How the fable of Wamba, or whatever historical record survives of Wamba’s rule, might enrich the poem, and whether, if indeed, the Wamba of Lansing’s reference is identical to the Wamba of my little research, is beyond me to answer. My sense is that Lansing’s poems are music-note clusters, taken from longer chants composed privately; what we, as readers, access on his page is the “master scrawl,” selected out. Hunting old books for Wamba, like an academic bred on minutiae, is to stray from the mark.
The music matters to get the ritual right, to hymn with accuracy. Perhaps I have a tin ear, but here and there I hear, faintly, under the songs of Lansing, a Stefan George time signature: like George, Lansing will mate like-sounding sounds, not fearing rhyme; ballad and harvest song are his to use. Lansing erects the Georgian exclamation point where others would place a chaste period. I do not mean to overstate the matter, since Lansing has drawn lines, already, to Rilke, Nerval, and Mallarmé, but somehow George is there too, as my ear receives it, in what Kenneth Irby called Lansing’s “work song over the compost heap,” his “chant of genital intensity.” Spring, fragrant, verdant, and fierce; a single, lingering hour with the nameless companion; intimations of sorcery. Wenn sich der gott in dir regt / Wenn dein geliebter dir raunt …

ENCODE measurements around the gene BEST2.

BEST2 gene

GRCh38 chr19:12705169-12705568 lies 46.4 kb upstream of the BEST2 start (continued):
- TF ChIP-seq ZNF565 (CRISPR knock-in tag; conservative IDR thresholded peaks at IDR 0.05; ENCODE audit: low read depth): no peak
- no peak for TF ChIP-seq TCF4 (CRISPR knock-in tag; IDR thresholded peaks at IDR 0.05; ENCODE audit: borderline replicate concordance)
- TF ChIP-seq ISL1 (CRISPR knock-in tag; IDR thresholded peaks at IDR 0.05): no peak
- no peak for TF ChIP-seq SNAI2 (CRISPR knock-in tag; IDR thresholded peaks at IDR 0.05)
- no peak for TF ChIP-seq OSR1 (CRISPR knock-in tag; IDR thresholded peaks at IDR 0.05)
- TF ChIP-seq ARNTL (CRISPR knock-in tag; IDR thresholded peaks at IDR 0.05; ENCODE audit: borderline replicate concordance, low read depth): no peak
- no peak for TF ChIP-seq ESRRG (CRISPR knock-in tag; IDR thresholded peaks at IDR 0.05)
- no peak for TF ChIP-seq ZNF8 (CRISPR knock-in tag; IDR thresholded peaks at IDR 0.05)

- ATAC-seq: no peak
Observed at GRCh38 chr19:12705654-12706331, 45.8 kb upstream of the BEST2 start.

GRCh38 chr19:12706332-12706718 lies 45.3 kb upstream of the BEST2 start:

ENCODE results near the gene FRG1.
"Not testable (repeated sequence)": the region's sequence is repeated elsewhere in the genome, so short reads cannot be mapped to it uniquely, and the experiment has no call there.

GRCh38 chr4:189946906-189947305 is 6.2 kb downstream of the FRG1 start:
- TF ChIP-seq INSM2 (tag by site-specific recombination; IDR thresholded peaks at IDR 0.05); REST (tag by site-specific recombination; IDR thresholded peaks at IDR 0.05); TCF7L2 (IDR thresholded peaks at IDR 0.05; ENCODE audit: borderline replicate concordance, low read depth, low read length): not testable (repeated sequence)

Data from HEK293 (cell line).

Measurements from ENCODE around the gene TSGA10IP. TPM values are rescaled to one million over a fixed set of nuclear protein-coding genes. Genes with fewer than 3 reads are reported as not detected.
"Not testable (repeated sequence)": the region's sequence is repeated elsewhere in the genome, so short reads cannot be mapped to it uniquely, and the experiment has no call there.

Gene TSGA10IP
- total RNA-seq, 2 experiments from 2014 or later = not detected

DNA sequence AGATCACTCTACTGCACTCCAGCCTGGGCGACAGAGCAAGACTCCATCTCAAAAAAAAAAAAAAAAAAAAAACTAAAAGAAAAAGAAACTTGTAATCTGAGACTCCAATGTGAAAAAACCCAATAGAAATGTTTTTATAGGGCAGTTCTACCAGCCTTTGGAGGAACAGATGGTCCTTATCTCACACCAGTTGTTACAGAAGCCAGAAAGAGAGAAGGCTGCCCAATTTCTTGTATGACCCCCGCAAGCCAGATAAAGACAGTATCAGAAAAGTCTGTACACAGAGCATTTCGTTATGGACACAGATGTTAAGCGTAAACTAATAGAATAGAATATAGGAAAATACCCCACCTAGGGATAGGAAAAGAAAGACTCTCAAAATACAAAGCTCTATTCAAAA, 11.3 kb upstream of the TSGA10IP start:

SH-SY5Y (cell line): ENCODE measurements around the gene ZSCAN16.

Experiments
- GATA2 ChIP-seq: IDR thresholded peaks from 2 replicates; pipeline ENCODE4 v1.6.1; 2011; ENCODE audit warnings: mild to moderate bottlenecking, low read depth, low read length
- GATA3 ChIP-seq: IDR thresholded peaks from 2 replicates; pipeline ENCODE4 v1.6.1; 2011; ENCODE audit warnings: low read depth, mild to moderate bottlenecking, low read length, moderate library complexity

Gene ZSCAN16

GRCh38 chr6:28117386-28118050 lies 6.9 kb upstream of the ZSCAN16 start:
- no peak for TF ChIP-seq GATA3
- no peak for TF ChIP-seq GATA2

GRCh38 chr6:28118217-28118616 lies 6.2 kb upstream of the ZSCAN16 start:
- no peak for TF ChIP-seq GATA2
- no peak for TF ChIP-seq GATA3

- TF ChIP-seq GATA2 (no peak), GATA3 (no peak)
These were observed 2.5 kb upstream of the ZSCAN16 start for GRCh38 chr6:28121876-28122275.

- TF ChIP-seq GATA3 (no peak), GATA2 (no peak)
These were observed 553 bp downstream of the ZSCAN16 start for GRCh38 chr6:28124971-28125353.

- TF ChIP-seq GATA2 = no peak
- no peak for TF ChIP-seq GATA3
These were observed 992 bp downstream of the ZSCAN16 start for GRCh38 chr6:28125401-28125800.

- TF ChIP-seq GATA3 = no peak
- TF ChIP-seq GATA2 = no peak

Sex on earth is rhymed angelic motion.
“Stanzas of Hyparxis”
When all the malls go up in flame,
and jails the mighty built,
then we the newly free proclaim
the Law: Do What Thou Wilt!
“Quatrain for Contemporary
‘Amazing Grace’ Stanza Collection”
Now I approach matter that is foreign to me. There is, from my outsider-vantage, not having been and not desiring to be initiated, a vital constellation in Lansing’s poems, of figure- or god-scheme. There is tantrism, or an Americanized version of tantra. Yoga too, also Americanized, though not commercialized. I should say, before going further, that I see Lansing’s writing, in part, as a bridge between Between-the-Wars occultism, in particular Aleister Crowley, and, on the other side of the span, the “New Age” “counterculture” of the mid- and latter twentieth century.